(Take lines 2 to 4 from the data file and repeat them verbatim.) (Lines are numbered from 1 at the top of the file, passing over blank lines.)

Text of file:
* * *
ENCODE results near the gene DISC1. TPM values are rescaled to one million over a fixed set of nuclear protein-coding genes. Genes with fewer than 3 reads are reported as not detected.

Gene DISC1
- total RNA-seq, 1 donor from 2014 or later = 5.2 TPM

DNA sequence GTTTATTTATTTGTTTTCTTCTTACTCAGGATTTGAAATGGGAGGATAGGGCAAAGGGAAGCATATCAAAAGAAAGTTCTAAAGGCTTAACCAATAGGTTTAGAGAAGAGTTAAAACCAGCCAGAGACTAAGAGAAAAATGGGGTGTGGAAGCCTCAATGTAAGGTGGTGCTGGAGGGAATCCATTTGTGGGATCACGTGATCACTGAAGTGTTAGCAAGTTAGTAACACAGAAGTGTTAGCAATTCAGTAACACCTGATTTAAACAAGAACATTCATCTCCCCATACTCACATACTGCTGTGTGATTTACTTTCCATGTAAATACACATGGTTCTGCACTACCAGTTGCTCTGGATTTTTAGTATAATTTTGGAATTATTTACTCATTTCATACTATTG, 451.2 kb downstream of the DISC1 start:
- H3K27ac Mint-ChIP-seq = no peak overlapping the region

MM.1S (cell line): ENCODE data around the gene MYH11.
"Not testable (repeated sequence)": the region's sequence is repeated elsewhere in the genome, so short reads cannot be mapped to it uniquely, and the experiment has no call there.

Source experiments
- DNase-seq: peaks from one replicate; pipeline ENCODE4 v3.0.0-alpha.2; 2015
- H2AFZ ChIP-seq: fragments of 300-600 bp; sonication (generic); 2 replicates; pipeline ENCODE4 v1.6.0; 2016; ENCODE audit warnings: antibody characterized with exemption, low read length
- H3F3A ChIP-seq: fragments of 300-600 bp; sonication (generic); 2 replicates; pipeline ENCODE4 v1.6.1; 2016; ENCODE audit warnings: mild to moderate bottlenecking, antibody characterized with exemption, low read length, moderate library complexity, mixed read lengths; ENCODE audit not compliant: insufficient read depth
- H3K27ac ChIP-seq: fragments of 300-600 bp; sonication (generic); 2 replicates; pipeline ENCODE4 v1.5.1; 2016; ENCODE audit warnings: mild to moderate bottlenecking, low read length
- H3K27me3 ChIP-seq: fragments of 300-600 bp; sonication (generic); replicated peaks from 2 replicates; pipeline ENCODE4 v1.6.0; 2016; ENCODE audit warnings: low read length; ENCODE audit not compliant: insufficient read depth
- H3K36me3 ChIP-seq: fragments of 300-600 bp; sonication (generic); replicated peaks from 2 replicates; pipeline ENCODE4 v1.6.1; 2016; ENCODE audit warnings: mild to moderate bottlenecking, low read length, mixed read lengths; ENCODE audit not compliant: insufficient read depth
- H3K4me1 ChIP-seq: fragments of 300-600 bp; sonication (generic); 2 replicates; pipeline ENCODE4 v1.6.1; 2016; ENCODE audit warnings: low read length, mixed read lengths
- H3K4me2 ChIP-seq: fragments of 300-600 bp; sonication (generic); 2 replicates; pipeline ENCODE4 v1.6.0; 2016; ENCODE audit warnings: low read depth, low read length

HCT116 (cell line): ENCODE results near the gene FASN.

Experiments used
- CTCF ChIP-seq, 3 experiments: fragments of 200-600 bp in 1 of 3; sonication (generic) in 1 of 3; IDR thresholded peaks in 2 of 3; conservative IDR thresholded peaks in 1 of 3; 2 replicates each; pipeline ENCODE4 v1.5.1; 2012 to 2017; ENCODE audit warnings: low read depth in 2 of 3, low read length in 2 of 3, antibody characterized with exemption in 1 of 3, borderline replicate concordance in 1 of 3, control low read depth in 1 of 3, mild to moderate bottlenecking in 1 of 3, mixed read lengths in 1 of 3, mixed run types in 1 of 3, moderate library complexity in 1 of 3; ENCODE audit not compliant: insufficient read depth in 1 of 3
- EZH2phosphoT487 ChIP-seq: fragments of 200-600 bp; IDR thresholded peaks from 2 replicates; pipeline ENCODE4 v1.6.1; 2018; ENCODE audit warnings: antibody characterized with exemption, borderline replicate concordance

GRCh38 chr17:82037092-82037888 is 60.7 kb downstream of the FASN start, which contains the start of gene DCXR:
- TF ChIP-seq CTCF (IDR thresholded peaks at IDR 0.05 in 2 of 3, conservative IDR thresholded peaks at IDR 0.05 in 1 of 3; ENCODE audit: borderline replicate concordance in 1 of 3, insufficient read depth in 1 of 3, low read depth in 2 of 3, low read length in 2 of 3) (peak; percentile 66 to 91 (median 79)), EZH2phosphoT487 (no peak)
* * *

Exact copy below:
Gene DISC1
- total RNA-seq, 1 donor from 2014 or later = 5.2 TPM

DNA sequence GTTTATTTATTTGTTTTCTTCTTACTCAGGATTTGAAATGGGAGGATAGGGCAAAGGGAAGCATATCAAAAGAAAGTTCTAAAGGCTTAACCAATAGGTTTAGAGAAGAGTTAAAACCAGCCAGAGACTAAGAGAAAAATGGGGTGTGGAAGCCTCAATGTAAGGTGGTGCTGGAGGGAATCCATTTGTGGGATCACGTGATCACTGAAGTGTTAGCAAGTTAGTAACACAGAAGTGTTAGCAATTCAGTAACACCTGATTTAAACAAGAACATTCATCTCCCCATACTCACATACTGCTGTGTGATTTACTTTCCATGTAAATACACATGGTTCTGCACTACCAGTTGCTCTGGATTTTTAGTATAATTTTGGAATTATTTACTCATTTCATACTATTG, 451.2 kb downstream of the DISC1 start: